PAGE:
When Teachers Highlight Gender, Kids Pick Up Stereotypes
When preschool teachers call attention to gender in any way, kids pick up on it. A new study found that in classrooms where boys and girls line up separately — and even in settings where teachers say things like, "Good morning boys and girls" — children express more stereotypes about gender and even discriminate when deciding who to play with.
"The children in these classrooms expressed less interest in playing with children of the other sex," said developmental psychologist Lynn Liben of Pennsylvania State University, who conducted the study with graduate student Lacey Hilliard. "Not only in surveys, but we also observed kids playing in free playtime, and there was a significant drop in the amount of time children in those classrooms were seen playing with children of the other sex."
The researchers compared 57 preschoolers, half of whom were in classrooms where teachers refrained from making divisions by sex. In the other half of classrooms, teachers were asked to use gendered language and highlight two gender categories – for example, there were two different bulletin boards, one for boys and the other for girls to post their work. Even in these classrooms, though, the teachers didn't express stereotypes about differences between boys or girls, and never had the two sexes directly compete or compare themselves.
Nonetheless, merely calling attention to the fact of gender caused children to agree more with stereotypes, such as the idea that only girls should play with baby dolls or become dancers, and that only boys should use tools and become firefighters.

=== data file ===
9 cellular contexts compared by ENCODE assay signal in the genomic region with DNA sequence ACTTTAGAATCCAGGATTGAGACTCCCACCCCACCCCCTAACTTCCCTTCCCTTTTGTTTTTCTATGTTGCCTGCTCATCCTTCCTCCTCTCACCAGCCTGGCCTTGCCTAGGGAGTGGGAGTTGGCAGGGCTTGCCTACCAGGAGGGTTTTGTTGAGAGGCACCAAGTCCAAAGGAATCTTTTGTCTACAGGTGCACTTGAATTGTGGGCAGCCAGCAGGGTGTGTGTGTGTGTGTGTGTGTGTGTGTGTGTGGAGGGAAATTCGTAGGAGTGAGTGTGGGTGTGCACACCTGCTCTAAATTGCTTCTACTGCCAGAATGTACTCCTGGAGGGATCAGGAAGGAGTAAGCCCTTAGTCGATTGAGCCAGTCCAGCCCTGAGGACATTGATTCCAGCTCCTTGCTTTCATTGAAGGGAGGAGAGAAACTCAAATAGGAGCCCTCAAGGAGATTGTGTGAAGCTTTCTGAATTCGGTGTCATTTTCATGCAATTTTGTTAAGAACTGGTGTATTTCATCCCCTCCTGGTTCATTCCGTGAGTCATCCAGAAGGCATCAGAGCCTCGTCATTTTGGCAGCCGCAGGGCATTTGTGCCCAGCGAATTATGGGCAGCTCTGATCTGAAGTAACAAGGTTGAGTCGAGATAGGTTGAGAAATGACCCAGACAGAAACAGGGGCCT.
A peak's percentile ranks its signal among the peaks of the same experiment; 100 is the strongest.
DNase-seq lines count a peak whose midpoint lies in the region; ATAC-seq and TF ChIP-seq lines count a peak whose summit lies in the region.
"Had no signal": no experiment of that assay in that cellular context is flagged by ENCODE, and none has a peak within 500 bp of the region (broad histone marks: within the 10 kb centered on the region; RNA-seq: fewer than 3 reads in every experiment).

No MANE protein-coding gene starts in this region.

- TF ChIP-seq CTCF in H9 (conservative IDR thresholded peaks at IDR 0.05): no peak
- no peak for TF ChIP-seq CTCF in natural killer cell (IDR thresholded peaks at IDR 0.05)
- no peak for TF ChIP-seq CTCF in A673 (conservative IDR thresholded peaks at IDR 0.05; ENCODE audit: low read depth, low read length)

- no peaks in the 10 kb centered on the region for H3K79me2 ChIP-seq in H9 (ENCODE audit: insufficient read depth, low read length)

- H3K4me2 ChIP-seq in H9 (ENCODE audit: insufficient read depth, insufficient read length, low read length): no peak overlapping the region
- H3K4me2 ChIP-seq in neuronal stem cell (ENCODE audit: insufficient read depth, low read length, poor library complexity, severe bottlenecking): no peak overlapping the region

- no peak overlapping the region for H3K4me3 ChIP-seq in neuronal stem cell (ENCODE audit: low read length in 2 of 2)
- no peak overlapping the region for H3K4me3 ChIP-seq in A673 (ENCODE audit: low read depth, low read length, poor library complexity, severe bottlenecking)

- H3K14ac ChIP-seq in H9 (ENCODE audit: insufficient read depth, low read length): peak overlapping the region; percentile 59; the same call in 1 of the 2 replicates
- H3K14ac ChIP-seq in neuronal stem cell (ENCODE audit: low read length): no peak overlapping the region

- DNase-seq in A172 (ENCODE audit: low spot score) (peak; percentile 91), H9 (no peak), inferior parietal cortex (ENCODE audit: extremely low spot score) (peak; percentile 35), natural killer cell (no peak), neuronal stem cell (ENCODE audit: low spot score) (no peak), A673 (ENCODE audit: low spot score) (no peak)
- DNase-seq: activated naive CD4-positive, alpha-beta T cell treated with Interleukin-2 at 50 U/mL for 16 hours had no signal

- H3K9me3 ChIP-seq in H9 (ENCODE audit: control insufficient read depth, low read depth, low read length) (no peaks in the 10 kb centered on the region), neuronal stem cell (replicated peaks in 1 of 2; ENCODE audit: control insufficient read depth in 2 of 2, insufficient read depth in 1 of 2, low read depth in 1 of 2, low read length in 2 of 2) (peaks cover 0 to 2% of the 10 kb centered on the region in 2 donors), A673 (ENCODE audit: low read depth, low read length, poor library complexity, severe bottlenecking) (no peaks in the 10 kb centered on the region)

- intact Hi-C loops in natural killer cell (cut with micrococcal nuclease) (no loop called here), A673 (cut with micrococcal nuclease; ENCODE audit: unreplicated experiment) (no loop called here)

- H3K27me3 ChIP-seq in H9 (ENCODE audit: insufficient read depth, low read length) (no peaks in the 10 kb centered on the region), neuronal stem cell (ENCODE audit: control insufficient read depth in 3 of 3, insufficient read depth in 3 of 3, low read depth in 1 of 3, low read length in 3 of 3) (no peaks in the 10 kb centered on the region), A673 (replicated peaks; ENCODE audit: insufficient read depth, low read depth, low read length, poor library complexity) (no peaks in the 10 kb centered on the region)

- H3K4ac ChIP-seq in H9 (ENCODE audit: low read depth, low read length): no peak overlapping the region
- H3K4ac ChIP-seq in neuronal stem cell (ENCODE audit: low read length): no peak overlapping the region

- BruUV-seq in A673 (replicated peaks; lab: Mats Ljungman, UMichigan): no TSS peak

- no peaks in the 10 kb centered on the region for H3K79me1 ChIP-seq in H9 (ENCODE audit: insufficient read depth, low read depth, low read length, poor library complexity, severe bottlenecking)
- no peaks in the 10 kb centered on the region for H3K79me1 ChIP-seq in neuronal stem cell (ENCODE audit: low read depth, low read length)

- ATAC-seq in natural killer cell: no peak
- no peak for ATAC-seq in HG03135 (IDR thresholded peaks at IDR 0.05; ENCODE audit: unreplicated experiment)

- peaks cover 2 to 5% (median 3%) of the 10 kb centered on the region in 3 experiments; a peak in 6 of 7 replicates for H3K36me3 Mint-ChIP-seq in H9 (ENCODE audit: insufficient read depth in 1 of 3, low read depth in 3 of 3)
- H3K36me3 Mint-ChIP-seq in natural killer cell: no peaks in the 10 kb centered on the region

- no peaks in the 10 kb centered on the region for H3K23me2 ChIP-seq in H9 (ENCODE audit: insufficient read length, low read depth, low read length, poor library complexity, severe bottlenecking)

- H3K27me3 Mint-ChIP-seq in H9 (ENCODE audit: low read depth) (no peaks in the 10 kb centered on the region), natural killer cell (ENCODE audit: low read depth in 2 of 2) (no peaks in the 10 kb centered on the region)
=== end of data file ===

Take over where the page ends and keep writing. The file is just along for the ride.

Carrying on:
Previous research has found that such gender stereotypes strongly affect, for example, what children think they're good at and what professions they envision themselves pursuing.
In addition, the new results showed 37 percent of children whose teachers didn't talk about gender chose to play with a group that included children of the other sex, while in the classrooms where teachers highlighted gender, only 13 percent chose to play with groups that included kids of other genders.
"To the extent that we found that just this classroom organization affected their stereotypes, it's likely to have some long-standing impacts on things down the line like educational choices and jobs," Liben told LiveScience.
And since children tend to learn how to be "boy-like" and "girl-like" through socializing with their peers, the less that kids play with children of the other sex, the more gender differences are likely to be exaggerated as their peer groups become more segregated.
Liben said the research supports the idea that co-ed classrooms are probably better for kids in the long run than single-sex schools, which could perpetuate stereotyped thinking about gender. And teachers should be aware of how the language they use affects kids.
"One of the implications is that classroom structure really matters," Liben said. "I think it probably makes more sense to use 'child' language and 'friend' language, rather than 'boys' and 'girls.'"
Many people may not be aware that such gendered language could be damaging, but Liben said the effects can be similar to the harmful outcomes caused by segregating children based on race.
"You would never say 'good morning black children and white children,' or have white and black kids line up separately," she said.
The study is detailed in the November/December issue of the journal Child Development.
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